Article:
Science discovers values

October 23, 2006

It is an astonishing fact that the great mainstream of Greek and Western moral philosophy, a veritable Amazon of genius, has been on the wrong track for 2,500 years.  From Socrates to John Rawls, the assumption has been that reason can discover right conduct, while passion or emotion merely cloud one’s rational judgment and cause misbehavior.  There is not a shred of evidence in support of that proposition.  One has only to read a single Socratic dialogue, or a book by Kant, to realize that it isn’t just false — it’s absurd.

As a handful of deviant philosophers have understood — David Hume comes to mind, with Protagoras before and William James after him — morality springs from our DNA, no less than our selfishness, and its driver is passion rather than cold reason.  We don’t feel a child abuser is in error, the way I might be in error if I believed two plus two equals five:  we are revolted and enraged by the abuser.

When we reflect on the suffering of courageous and noble persons — the firefighters of 9/11, say — we don’t react with annoyance over such a contradiction:  we admire and empathize and weep for the loss, even though it isn’t ours.  We weep at false tragedies, splayed out on screens.

Rationality describes and assesses the environment.  Morality, powered by passion — Hume’s term — determines right action.

This is a testable hypothesis.  Over the last decade, a number of experiments have done just that.  Many, like this one described by Times Online, have been of the “game theory” type.  The results have invariably favored passion over reason.

In this particular instance, the “rational actor” account of human nature, which assumes we always act to maximize our material interest, was shown to be inadequate in explaining certain kinds of irrational behavior.  For example, we refuse offers that are perceived to be profitable but unfair.  In other words:  humans submit to moral impulses, which sometimes trump self-interest.  The science writer of the Times seems troubled by the revelation:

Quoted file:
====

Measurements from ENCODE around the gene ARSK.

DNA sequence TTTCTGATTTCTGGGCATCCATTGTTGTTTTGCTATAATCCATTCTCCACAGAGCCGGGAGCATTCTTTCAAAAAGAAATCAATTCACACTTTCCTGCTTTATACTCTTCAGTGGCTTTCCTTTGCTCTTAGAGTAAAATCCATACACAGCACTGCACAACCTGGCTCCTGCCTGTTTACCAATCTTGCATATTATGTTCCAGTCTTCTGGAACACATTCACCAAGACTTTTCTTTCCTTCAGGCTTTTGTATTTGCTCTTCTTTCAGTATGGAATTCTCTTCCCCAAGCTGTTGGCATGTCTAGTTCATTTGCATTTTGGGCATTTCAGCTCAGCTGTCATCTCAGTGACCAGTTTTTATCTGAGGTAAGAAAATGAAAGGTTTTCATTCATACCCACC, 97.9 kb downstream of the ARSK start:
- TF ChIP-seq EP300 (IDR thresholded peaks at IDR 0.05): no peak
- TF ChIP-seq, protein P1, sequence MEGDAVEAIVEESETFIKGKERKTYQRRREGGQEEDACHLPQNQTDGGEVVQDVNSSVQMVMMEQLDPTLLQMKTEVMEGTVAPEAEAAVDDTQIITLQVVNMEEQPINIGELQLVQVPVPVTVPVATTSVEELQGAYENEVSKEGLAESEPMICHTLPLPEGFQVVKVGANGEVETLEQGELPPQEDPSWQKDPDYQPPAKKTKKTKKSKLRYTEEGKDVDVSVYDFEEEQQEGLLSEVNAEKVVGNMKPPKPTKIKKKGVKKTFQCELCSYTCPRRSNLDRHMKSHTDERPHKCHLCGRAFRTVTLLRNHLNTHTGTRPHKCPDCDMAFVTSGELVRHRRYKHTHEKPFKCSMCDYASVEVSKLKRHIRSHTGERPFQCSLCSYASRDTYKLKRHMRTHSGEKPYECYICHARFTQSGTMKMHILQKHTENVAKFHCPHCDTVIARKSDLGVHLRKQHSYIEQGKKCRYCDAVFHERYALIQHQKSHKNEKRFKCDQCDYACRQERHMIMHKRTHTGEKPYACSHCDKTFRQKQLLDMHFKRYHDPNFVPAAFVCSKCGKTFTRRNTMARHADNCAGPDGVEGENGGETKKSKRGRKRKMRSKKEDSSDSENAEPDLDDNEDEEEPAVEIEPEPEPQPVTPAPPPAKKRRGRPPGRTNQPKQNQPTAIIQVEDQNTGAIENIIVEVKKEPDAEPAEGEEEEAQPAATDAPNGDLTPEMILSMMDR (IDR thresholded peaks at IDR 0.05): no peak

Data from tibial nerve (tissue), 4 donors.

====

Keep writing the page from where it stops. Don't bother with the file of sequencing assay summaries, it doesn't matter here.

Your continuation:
What is starting to emerge is a more accurate — and recognisable — picture of human nature than classical economic theory provided. In many ways, it is a positive one, helping to explain the human capacity for kindness and co-operation, and the centrality of fairness to social norms. We are not acquisitive automatons conditioned always to follow narrow self-interest.

But it also has a dark side. The depth with which we feel injustice, and the way we respond to it emotionally, rather than rationally, may also underlie extreme reactions to perceived wrongs. The gang leader who has a rival murdered over a slight to his honour and the fundamentalist who takes out his grievance against the West by becoming a suicide bomber are both particularly high-stakes players of the ultimatum game.

We will never grow up to be Mr. Spock.  This may come as a shock to science writers of Times Online, but it’s a trivial truth to the rest of us, who wrestle, with some degree of awareness, with passions that lead to good and evil.

Living in the material world

October 16, 2006

Even among religious persons, the temptation is strong to measure life success in material terms.  For the nonreligious, it often appears as the only yardstick, substituting for less-quantifiable standards such as happiness or achievement.  How much money do I make?  How many people stand at attention when I walk into the office?  How large is my house — how fancy my car?  Success or failure in life will seem to depend on the answers given to these questions.

That such naive materialism is objectively false I consider to be beyond dispute.  That some version of it preys on the minds of many who live in the rich nations of the West is, I think, a likelihood.  I also suspect that we Americans are particularly susceptible, for two reasons.  First, our economy has been booming for so long that, as Sophistpundit observes, even the gloom-mongers in the media have taken notice.  Second, unlike most countries, we lack the rigid rankings of class, caste, or tribe, to set beside the products of material prosperity.

Even most Americans under the poverty line are, by historical standards, wealthy.  It’s not surprising, then, that we sometimes give the impression of being what we consume.